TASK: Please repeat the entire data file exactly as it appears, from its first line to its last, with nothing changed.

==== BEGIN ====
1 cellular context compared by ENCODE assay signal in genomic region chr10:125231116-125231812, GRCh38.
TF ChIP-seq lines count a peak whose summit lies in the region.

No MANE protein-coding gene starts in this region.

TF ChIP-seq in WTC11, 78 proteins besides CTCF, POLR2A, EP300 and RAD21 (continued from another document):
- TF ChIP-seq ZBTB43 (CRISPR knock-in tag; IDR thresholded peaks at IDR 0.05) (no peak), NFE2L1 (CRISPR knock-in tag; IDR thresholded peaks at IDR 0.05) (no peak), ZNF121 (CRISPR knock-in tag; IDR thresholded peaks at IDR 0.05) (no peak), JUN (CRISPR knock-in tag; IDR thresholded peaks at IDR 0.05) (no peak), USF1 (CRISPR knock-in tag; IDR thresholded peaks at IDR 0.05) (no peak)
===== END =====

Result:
1 cellular context compared by ENCODE assay signal in genomic region chr10:125231116-125231812, GRCh38.
TF ChIP-seq lines count a peak whose summit lies in the region.

No MANE protein-coding gene starts in this region.

TF ChIP-seq in WTC11, 78 proteins besides CTCF, POLR2A, EP300 and RAD21 (continued from another document):
- TF ChIP-seq ZBTB43 (CRISPR knock-in tag; IDR thresholded peaks at IDR 0.05) (no peak), NFE2L1 (CRISPR knock-in tag; IDR thresholded peaks at IDR 0.05) (no peak), ZNF121 (CRISPR knock-in tag; IDR thresholded peaks at IDR 0.05) (no peak), JUN (CRISPR knock-in tag; IDR thresholded peaks at IDR 0.05) (no peak), USF1 (CRISPR knock-in tag; IDR thresholded peaks at IDR 0.05) (no peak)